The National Health and Nutrition Examination Survey included 32,152 participants in the United States from 2005 to 2016 [14]. The prevalence of stroke was 4.4% in short sleepers (<7 h) and 8.6% in long sleepers (>9 h) (p < 0.0001). After multivariable adjustment, in comparison to optimal sleep duration (7–9 h), short sleep duration was associated with an increased prevalence of stroke (OR 1.45; 95% confidence interval [CI] 1.23 to 1.70), whereas long sleep duration was associated with a much higher prevalence of stroke (OR 1.81; 95% CI 1.37 to 2.34).
Ge et al. performed a meta-analysis of six cross-sectional studies evaluating the relationship between sleep duration and stroke prevalence [15]. Compared to normal sleep duration, the pooled OR was 1.71 for short sleep duration (95% CI 1.39–2.02) and 2.12 for long sleep duration (95% CI 1.51–2.73), demonstrating a J-shaped relationship. We summarized 24 such cross-sectional studies in Table 1.

3. Long Sleep Duration and Stroke Incidence

Chen et al. investigated the risk of ischemic stroke in relation to self-reported sleep duration in the Women’s Health Initiative Observational Study, including 93,175 postmenopausal women [40]. This prospective study followed the participants for an average of 7.5 years, during which 1166 cases of ischemic stroke occurred. Multivariable-adjusted relative risks (RR) for ischemic stroke were 1.14 (95% CI 0.97–1.33) and 1.70 (95% CI 1.32–2.21) for women reporting ≤6 and ≥9 h of sleep respectively, using 7 h as the reference. This study suggested that long sleep duration significantly increased the incidence of stroke, while short sleep duration did not.
Another prospective study comprised 82,795 people without prior stroke from the Canadian Community Health Survey between 2000 to 2016. During a median follow-up of 9.1 years, 1705 stroke events occurred [16]. Self-reported sleep duration ≥10 h was associated with increased risk of stroke in participants younger than 70 years (hazard ratio [HR] 2.29; 95% CI 1.04–5.06). However, such association was not found in those 70 years or older and did not persist when the long sleep duration was defined as ≥9 h. Short sleep duration, even when defined as <4 h, did not increase stroke incidence in any age group. We summarized 20 such prospective cohort studies in Table 2.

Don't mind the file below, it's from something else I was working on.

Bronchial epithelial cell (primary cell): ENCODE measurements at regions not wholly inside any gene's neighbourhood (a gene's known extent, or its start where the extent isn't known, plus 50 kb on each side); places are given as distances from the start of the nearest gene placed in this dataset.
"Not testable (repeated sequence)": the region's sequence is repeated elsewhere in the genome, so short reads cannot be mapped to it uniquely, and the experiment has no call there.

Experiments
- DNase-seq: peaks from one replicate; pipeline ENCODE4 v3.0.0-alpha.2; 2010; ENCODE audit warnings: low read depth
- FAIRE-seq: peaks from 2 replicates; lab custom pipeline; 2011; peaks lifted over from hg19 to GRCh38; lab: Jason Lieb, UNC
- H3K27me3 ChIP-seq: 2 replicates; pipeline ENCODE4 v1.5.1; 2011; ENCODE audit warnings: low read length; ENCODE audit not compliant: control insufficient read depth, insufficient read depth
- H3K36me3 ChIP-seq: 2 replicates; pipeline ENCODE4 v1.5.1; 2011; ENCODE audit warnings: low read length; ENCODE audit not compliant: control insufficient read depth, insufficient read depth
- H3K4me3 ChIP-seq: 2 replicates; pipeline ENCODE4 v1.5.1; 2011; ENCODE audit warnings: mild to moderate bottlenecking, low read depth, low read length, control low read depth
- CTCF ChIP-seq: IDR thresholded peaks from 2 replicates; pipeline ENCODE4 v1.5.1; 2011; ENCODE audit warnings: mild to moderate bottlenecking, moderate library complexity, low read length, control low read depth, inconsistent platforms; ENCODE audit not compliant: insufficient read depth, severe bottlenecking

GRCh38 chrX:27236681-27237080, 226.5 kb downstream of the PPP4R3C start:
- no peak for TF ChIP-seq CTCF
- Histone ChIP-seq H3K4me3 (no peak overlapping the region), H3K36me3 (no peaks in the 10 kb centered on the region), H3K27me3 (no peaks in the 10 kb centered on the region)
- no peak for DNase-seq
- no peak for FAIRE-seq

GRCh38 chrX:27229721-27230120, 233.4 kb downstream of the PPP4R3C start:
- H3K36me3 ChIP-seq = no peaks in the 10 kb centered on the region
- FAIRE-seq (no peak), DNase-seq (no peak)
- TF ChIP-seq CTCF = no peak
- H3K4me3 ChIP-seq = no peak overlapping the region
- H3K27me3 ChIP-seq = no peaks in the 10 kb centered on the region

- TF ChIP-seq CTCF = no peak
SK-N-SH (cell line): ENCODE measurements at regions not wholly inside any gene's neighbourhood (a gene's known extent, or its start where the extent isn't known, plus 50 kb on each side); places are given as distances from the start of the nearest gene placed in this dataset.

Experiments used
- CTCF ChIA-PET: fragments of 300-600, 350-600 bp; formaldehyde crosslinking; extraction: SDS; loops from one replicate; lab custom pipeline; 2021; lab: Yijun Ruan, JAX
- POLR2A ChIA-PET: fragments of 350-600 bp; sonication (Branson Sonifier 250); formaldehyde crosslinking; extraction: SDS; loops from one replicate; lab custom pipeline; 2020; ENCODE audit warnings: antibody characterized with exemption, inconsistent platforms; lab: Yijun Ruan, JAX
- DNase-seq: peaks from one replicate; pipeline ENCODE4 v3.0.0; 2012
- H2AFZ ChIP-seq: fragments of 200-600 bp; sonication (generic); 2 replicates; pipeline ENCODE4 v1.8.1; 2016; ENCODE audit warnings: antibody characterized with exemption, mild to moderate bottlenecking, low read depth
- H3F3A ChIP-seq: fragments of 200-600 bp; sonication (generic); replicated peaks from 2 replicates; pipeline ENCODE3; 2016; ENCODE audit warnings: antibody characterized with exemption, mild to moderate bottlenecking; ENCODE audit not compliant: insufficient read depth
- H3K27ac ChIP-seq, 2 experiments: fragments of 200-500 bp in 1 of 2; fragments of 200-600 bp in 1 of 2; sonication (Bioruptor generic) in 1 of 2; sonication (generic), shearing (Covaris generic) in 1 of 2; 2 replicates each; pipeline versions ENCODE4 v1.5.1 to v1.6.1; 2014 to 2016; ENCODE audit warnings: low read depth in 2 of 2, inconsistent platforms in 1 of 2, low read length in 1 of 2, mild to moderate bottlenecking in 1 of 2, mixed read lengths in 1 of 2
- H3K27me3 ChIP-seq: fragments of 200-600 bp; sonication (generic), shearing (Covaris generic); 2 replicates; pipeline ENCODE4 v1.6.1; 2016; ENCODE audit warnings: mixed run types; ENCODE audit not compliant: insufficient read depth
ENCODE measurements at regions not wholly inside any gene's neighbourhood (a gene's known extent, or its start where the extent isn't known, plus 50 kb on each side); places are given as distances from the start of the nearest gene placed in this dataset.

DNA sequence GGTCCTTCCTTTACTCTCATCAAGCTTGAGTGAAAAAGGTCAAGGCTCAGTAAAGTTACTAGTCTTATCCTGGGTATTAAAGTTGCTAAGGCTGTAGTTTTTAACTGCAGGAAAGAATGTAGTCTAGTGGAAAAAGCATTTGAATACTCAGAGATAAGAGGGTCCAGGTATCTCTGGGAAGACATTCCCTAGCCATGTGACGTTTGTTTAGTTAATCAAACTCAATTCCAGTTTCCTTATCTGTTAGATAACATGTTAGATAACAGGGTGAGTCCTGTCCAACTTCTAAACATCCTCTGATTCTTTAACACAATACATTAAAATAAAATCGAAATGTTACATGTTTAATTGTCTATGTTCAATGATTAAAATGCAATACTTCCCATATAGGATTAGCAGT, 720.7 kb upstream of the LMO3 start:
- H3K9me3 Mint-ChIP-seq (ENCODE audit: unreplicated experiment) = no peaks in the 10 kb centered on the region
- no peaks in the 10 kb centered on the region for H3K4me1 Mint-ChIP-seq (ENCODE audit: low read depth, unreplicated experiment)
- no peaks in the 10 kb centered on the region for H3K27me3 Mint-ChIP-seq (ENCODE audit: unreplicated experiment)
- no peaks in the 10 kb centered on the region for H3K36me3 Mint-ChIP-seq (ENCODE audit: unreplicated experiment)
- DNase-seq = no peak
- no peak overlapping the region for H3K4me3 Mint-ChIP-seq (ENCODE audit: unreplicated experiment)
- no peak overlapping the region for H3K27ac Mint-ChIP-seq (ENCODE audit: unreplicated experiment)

In Table 3, we summarized seven meta-analyses addressing the relationship between sleep duration and stroke incidence [49,61,62,63,64,65,66]. All seven analyses reported a significantly increased stroke incidence in long sleepers. Two meta-analyses reported no impact of short sleep duration on stroke incidence [61,62]. Furthermore, sleep duration demonstrates a dose response in increasing stroke risk. For every hour increment above optimal sleep hours, stroke risk increases by 13–18%. For every hour decrement below optimal sleep hours, stroke risk increases by 5–7% [61,62,63]. The increased incidence of stroke in long sleepers is more pronounced than in people who sleep short hours, indicating a J-shaped curve (Figure 1a).

4. Long Sleep Duration and Stroke Mortality

The Multiethnic Cohort Study conducted in Los Angeles and Hawaii included 135,685 adults aged 45 to 75 years with no history of stroke [17]. During an average of 12.9 years of follow-up, 1259 patients died from stroke. Self-reported sleep duration ≥9 h as compared to 7 h was associated with an approximately one-third increased risk of stroke mortality for both men (HR 1.35; 95% CI 1.03–1.75) and women (HR 1.39; 95% CI 1.06–1.83). Short sleep duration (≤5 h) did not increase stroke mortality. Of note, long sleep duration was not associated with cancer mortality, indicating a relatively specific impact of long sleep on stroke.